Skim vs. speed: Fs, Zs and Is

F has had a bad press, thanks to being the initial letter of a once notorious swear word.

F is a sound you cannot shout. So with hearing loss, the F-sound may be one that you just stop hearing. When a clear voice suddenly seems to mumble in conversation, perhaps it is saying an F-word. Possibly even the F-word.

But when we glance at web content, a great big F bellows out a message loud and clear. OK, it might be only a rough approximation of an F. But heatmapping shows the same story again and again: people glance first at the headlines, especially at the top of a web page. Then their eyes skip down the left-hand side of the content, glancing only at the first inch or so of text. Their eye movements frequently form a kind of F-shape.

CONTENTED (the course) trains writers to put crucial information on that F, where it will be noticed.

Skim-reading is not exclusively practised by web users, of course. We skim-read all sorts of things, from newspapers to shopping lists. But I'd be surprised if the F-pattern features so consistently off the web and off the computer screen.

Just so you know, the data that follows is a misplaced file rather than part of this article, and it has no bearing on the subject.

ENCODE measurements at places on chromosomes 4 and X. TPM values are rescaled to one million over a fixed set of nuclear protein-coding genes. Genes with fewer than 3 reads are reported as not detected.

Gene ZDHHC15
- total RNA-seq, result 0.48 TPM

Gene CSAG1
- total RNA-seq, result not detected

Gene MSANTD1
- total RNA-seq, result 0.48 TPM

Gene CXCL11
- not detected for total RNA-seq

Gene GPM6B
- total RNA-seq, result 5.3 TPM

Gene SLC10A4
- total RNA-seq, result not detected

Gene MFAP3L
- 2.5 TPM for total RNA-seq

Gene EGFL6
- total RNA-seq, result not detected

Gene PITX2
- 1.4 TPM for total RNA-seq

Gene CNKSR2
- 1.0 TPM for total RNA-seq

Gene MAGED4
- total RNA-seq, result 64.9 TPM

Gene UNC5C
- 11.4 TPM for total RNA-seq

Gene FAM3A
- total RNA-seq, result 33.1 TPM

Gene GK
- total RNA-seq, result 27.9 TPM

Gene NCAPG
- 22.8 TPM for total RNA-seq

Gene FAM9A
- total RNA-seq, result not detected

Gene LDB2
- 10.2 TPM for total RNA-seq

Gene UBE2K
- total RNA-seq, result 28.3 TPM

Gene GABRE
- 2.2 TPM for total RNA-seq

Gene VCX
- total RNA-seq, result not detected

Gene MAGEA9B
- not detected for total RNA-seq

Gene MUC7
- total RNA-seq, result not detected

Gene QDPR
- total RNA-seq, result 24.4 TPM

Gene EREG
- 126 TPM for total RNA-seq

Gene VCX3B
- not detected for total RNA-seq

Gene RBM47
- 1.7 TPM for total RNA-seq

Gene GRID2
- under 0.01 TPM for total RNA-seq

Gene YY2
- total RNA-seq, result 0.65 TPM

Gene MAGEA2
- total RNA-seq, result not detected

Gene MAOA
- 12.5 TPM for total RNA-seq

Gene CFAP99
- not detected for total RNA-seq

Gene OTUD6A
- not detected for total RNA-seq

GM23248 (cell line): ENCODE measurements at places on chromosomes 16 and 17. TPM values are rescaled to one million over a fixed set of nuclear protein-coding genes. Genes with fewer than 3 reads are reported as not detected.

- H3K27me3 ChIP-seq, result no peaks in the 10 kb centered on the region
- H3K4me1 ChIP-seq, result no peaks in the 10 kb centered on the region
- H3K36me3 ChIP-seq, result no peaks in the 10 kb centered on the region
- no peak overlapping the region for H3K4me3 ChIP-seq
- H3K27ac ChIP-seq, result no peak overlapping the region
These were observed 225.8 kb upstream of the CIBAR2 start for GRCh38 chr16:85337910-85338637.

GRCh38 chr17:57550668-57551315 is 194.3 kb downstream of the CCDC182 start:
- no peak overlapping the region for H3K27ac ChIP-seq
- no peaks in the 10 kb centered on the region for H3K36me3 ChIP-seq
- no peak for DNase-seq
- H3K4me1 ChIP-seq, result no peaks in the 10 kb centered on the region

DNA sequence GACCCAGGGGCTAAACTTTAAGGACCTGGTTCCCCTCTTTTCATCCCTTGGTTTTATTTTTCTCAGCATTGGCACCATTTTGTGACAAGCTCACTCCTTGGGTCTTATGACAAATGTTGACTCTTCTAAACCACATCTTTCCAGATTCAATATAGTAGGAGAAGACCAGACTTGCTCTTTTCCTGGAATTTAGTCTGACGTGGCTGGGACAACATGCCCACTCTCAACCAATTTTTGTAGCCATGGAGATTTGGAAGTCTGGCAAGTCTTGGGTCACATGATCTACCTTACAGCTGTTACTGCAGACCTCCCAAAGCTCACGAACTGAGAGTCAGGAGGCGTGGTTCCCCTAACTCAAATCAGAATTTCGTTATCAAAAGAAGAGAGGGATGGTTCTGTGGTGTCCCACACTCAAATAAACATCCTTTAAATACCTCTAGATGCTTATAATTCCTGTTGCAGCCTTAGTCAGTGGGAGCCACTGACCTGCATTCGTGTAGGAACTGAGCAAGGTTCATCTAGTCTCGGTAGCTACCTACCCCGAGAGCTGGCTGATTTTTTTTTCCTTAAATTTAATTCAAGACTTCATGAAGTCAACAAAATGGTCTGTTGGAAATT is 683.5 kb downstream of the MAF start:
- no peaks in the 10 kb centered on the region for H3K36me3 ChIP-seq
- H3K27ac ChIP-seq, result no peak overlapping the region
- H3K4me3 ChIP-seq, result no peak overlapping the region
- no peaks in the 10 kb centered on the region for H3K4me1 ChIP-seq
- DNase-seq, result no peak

With printed newspapers, research shows that people tend to look at the images first, followed by headlines. (On the web, we look at text before images.) This is genuine skim-reading, creaming the top off articles, deciding in a blink whether to read an article or move on. The F does not feature.

Speed readers don't run their eyes down the left hand side of the pages of a book. They read in a continuous ladder of squashed Zs. They're trained to focus just above the centre of a phrase, then the next phrase, and so forth. They might cover a line in two hops or three. Speed readers flick their eyes with economical movements, but this is not skim-reading: the aim is to read and understand the entire document.

Super-readers of novels (or other books without headlines) absorb a whole line or lines at a time, running their eyes down the centre of a page in an I-pattern. Peripheral vision does the rest.

I'm wondering whether human reading behaviour will change over the next generation. What do you reckon?

Leave a comment: